As the shrimp reach the discharge end of the drum they flow onto an apron 72. Some brine may also run out onto this apron, but at that point most has drained back into the vat 12 directly or by deflection on the inwardly directed apron 73. Apron 72 discharges the shrimp onto an off-bear belt conveyor 74 mounted on a stand 76, whereon the shrimp are rinsed of salt by a fresh water spray from a bank of nozzles 78. Such rinse water is collected in the basin and discharged outside the system.
In shipboard applications, for example, pitching and rolling of the vessel changing the inclination angle of the freezer drum would vary the effective cycle time of shrimp in the drum and thereby impair uniformity of the frozen product. Therefore, for such applications it is desirable to provide a more positive means controlling rate of advance of the shrimp along the length of the drum. The embodiment shown in FIGURES 4 and 5 incorporates such a means which in this instance comprises an elongated spiral rib or screw element '82 extending the length of the drum 2 around the interior periphery thereof. In effect, this spiral element 82 divides the coolant bath maintained in the bottom of the drum into a series of separate compartments which advance progressively lengthwise of the drum as the drum rotates.
In a typical application of the invention the shrimp, anchovies, or other food bodies to be quick-frozen are supplied to belt 20, prechilled by fresh water to a substantially uniform temperature of the order of 38 F. and delivered to the inlet end of the freezer drum 2 at a rate which will be determined by variable requirements and design specifications of the system. For example, in a typical installation suitable for shipboard use approximately 20 pounds of shrimp per minute may be metered into the drum, to which brine at subfreezing temperature is applied in a manner and at a rate which achieves the described conditions in the drum. The required duration of the freezing cycle may vary but generally need not exceed about one minute, which is materially less than with prior systems.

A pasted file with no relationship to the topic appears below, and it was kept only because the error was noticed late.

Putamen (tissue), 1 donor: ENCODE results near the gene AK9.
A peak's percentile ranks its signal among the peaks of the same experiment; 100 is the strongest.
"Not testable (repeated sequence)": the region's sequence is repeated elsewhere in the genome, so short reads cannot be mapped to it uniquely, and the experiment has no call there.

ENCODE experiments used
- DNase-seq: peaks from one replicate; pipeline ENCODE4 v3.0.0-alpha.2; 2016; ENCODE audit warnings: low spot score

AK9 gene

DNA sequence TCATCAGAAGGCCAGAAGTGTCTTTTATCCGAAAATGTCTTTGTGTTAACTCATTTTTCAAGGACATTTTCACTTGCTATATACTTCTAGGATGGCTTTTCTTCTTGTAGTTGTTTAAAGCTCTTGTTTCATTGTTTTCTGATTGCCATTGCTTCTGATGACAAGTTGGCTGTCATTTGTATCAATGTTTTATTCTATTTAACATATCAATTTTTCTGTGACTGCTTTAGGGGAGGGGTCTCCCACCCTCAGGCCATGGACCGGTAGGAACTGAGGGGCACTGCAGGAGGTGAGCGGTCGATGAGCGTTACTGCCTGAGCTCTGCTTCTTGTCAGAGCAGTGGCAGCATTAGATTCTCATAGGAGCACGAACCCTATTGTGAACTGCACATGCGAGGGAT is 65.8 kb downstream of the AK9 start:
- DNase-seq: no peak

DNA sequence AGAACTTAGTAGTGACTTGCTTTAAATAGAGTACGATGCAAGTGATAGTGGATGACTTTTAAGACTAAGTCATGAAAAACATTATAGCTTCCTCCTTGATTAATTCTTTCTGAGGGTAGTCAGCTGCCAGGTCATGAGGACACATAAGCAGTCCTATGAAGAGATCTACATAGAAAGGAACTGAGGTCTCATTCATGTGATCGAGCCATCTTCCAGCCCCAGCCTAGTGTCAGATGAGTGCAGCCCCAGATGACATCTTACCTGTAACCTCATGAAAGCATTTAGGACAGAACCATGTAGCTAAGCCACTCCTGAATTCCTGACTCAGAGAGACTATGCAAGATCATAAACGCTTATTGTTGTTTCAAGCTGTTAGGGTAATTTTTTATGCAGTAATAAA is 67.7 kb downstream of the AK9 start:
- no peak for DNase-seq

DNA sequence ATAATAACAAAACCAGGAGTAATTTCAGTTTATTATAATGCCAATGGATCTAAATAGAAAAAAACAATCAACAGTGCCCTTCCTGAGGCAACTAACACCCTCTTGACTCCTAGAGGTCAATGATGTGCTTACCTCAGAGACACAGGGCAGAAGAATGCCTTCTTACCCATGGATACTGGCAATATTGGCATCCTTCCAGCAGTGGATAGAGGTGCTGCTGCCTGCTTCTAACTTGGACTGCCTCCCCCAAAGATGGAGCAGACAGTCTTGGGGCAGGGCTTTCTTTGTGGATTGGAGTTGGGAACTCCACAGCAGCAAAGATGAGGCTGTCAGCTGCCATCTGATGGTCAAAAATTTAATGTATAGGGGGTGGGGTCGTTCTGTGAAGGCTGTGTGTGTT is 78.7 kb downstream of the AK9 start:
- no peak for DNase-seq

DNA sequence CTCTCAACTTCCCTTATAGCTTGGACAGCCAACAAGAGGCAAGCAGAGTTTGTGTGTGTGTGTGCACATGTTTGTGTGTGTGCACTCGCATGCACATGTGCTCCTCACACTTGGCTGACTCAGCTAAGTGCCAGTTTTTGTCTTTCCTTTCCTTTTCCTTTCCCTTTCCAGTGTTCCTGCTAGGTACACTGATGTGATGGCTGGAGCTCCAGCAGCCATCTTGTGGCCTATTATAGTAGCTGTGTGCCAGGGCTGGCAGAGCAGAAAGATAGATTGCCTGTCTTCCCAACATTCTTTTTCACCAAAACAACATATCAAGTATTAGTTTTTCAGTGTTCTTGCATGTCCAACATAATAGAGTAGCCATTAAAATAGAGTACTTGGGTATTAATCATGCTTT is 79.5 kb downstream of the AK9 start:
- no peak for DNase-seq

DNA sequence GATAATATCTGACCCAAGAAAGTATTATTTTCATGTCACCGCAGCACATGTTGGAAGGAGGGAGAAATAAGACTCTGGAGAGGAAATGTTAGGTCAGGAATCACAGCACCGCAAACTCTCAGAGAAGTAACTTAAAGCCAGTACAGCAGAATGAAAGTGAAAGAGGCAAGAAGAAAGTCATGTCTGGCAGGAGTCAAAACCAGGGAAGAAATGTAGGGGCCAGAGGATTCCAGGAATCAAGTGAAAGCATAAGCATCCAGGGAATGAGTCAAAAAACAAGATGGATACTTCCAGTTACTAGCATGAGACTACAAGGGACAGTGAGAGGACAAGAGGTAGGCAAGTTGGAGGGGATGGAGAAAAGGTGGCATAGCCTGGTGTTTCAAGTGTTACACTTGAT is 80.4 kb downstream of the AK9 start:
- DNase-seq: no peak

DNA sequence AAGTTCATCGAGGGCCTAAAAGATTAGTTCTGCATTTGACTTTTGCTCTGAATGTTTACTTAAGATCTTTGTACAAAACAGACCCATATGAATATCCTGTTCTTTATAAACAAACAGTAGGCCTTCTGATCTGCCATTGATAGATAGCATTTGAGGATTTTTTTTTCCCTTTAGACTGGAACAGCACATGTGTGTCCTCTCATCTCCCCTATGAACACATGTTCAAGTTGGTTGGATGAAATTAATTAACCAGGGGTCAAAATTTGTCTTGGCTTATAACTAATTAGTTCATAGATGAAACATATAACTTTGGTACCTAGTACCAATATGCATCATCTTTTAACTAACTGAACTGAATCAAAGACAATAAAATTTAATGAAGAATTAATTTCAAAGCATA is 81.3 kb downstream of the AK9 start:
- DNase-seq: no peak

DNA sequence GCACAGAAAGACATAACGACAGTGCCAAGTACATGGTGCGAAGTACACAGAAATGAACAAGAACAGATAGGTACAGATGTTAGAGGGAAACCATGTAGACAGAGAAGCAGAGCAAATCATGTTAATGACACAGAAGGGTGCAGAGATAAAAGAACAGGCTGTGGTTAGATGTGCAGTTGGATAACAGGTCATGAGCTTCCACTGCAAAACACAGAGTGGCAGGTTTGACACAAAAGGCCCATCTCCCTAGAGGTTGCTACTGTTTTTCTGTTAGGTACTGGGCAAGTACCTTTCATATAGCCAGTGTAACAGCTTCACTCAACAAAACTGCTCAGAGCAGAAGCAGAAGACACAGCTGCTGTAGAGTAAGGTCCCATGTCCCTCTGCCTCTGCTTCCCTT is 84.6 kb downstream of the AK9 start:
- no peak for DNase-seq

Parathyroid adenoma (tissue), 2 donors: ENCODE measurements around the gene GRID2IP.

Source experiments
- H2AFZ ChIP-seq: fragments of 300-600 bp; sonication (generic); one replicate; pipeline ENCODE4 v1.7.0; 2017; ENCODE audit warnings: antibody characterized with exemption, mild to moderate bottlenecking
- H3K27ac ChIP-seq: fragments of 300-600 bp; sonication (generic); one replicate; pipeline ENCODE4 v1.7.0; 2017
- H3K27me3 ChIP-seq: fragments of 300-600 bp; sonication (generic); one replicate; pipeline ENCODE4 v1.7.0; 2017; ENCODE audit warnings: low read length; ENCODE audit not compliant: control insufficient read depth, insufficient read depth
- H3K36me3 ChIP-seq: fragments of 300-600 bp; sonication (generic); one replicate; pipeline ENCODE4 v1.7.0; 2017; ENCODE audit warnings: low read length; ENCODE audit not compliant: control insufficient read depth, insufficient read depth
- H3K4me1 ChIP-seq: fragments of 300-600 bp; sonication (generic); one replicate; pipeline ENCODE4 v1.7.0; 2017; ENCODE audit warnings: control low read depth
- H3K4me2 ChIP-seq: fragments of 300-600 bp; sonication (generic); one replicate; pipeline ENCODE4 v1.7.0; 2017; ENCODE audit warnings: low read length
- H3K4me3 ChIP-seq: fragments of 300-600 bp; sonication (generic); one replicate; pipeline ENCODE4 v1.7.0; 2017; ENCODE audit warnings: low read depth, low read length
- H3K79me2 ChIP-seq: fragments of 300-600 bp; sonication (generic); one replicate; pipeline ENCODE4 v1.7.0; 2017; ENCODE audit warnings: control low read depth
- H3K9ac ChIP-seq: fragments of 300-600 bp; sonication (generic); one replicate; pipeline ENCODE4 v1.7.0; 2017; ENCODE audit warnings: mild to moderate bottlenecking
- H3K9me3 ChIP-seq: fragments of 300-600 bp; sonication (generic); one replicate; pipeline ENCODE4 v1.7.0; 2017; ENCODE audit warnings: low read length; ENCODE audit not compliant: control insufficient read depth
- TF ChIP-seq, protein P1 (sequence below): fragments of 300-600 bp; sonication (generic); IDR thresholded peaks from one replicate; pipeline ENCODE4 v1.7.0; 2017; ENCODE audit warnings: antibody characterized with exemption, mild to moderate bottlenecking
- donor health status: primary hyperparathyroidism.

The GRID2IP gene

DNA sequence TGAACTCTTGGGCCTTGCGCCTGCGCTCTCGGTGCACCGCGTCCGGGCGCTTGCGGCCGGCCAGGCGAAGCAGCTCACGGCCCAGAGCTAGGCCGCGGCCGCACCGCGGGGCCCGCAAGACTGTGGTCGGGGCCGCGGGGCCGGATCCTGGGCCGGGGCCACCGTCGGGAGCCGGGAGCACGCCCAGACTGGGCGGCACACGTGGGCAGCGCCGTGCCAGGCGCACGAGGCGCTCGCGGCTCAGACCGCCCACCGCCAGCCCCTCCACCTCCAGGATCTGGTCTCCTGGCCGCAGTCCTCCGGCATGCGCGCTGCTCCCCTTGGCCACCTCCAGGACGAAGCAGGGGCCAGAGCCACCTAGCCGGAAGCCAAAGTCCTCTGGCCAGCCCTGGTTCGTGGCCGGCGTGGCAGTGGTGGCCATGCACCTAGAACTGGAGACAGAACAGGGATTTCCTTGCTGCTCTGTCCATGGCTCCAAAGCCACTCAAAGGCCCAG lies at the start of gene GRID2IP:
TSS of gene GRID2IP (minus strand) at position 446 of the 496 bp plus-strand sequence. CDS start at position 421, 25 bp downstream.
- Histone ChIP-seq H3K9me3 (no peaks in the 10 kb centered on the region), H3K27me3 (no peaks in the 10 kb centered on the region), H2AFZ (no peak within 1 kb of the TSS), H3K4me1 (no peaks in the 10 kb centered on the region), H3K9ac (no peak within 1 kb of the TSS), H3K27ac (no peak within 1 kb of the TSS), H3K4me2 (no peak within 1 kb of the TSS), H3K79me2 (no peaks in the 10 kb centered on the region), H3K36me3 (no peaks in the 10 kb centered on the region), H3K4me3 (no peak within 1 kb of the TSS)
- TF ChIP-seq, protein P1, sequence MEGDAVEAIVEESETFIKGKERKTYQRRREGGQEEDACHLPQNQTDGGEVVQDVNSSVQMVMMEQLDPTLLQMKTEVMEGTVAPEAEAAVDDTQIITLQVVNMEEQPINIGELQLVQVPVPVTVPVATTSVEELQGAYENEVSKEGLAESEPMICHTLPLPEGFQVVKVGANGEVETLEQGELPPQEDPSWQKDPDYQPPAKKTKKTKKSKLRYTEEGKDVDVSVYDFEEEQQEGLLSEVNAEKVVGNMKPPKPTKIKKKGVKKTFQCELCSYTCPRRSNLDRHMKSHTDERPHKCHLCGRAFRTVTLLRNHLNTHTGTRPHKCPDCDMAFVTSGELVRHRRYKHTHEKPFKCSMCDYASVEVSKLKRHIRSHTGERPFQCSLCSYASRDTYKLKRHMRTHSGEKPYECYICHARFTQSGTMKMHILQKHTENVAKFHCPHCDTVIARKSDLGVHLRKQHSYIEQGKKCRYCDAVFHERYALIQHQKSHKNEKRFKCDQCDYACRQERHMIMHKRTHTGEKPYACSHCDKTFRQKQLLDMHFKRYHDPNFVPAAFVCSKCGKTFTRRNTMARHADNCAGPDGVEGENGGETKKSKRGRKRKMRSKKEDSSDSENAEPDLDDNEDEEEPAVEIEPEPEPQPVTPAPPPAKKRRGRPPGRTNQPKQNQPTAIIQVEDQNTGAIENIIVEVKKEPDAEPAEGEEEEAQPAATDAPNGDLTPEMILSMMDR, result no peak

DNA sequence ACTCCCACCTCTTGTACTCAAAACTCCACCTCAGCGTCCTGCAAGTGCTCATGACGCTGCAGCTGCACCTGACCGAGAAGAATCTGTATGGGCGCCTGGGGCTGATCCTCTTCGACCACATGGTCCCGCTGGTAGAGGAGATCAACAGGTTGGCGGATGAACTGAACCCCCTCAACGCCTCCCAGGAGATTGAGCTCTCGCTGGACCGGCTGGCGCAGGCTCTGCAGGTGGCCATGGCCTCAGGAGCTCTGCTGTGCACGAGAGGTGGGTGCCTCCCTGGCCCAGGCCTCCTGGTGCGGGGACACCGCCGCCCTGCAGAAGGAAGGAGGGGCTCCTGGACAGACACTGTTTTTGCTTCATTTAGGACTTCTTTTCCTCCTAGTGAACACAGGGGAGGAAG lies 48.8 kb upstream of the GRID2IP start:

While the invention has been described with reference to preferred embodiments thereof, it will be understood that various changes and additions may be made therein without departing from the scope and spirit of the essential features involved.
I claim as my invention:
1. Apparatus for quick freezing of shrimp and similar food bodies, comprising an elongated channel means having a confining surface upon which shrimp may be deposited to be moved progressively along said channel, said surface having numerous drain openings therein distributed substantially uniformly over the area thereof occupied by the shrimp, a source of chilled coolant liquid, an operatively associated means for directing a continuous flow of coolant liquid from said source against said surface substantially throughout the occupied area thereof at such rate as to form a shrimp-immersing shallow bath of coolant in the channel means overlying said drain openings, said operatively associated means including elements operable to jet the coolant at the bath at a large number of locations distributed over the occupied area and with sufficient force substantially so as to submerge any surfacing shrimp, to level out and thereby distribute the shrimp in the bath, and to circulate coolant vigorously past individual shrimp, and means returning coolant escaping through the drain openings back to the source for rechilling.
2. The apparatus defined in claim 1, further comprising means maintaining the confining surface at a longitudinal incline to effect progressive movement of the shrimp therealong by gravity flow, and means operatively connected with the surface to move the same in a direction of its extent so as to vary the relationship of the drain openings in the surface and the relative locations of the coolant jets.
3. The apparatus defined in claim 2, wherein the channel means comprises the lower peripheral portion of an elongated multiply perforated generally cylindrical drum, and wherein the operatively connected means revolves the drum unidirectionally about its longitudinal axis.